Place locks on exit doors high or low on the door out of direct sight. Consider double locks that require a key. Keep a key for yourself and hide one near the door for emergency exit purposes. Use loosely fitting doorknob covers so that the cover turns instead of the actual knob.
How to Keep Alzheimer’s Patients from Wandering
Try some of these simple Activities that will assist in keeping your wanderers engaged.
Ask neighbors, friends and family to call if they see the person wandering, lost or dressed inappropriately. Keep a recent, close-up photo of the person on hand to give to police, should the need arise. Know the person’s neighborhood.
Emotional causes of dementia wandering Wandering is a common response to overstimulation and overwhelming situations. Fear, agitation, and confusion commonly lead to dementia wandering outdoors or in public environments. Some emotional cues that can cause wandering include: Stress or fear.
During the middle stages, people may experience depression, anxiety, irritability and repetitive behaviors. As the disease progresses, other changes may occur, including sleep changes, physical and verbal outbursts, and wandering.
The person with dementia might wander as a reaction to feeling nervous in a crowded area, such as a restaurant. Searching. He or she might get lost while searching for something or someone, such as past friends.
Go for a walk around neighborhood, in a shopping centre, around home. Walking or other exercise often reduces agitation that leads to wandering, and also helps person to sleep better.
This means you can help reduce your risk of dementia by:
Mood and behavior changes—including aggressiveness, difficulty sleeping, depression, paranoia, repeating actions or words, hoarding, wandering, and incontinence—may be seen. This moderate stage of dementia, on average, lasts between 2 and 10 years.
Inactivity /boredom – lack of activity may lead the person to wander around looking for something to do. Loneliness – wandering may be a substitute for social interaction. Staff giving extra attention to ‘disruptive’ behaviour. Loss of personal possessions and mementos.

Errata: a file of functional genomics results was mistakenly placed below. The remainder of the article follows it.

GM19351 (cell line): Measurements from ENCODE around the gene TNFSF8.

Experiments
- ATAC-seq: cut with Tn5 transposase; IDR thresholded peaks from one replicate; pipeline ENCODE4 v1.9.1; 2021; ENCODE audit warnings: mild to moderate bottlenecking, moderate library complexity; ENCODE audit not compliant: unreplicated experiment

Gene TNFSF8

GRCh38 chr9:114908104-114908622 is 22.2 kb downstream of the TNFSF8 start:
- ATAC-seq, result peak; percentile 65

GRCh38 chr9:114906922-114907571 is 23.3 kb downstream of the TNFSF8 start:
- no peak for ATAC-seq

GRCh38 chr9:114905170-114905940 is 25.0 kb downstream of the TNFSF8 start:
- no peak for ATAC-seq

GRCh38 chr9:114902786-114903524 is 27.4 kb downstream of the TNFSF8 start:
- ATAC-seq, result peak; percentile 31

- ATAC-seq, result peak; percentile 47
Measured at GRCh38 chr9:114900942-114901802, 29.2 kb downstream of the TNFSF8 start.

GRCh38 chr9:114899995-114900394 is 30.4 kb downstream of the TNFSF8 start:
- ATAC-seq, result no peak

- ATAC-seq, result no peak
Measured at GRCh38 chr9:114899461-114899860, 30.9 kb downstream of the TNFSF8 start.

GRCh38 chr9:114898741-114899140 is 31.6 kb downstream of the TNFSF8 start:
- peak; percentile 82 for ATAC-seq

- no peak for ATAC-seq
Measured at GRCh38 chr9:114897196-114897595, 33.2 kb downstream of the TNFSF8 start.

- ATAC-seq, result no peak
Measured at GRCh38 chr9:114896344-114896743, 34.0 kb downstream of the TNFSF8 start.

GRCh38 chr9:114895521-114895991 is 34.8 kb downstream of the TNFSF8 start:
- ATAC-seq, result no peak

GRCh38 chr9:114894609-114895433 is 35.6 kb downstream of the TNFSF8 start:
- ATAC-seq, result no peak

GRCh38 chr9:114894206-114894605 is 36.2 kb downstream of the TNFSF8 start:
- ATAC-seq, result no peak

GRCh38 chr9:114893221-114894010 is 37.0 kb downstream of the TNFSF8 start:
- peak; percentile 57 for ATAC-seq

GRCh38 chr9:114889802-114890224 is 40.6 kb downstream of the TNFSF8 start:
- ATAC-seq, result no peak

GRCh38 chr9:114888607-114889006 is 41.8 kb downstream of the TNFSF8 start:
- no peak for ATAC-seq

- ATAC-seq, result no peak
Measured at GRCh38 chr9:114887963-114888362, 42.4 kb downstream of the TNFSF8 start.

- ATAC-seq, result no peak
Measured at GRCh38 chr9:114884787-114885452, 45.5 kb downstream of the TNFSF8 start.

Potential reasons why a client may wander include: Disorientation due to a new environment (e.g. entering an aged care facility) Wanting to escape from a noisy, busy or uncomfortable environment. Short-term memory loss (e.g. going to the shops and forgetting where they are going and why along the way)
While the exact causes of wandering behavior are not fully understood, it may occur in some individuals who are searching for something, or trying to get back to a place they remember like a job or favorite destination. And sometimes people just wander or walk away because they are restless or agitated.
Answer From Jonathan Graff-Radford, M.D. The term “sundowning” refers to a state of confusion occurring in the late afternoon and spanning into the night. Sundowning can cause a variety of behaviors, such as confusion, anxiety, aggression or ignoring directions.
Mental issues, cognitive impairments, and dementia classify as risk factors for wandering and elopement in nursing home residents. Nursing homes and their caregivers have a responsibility to ensure the safety of their patients, and one of the dangers includes wandering and elopement.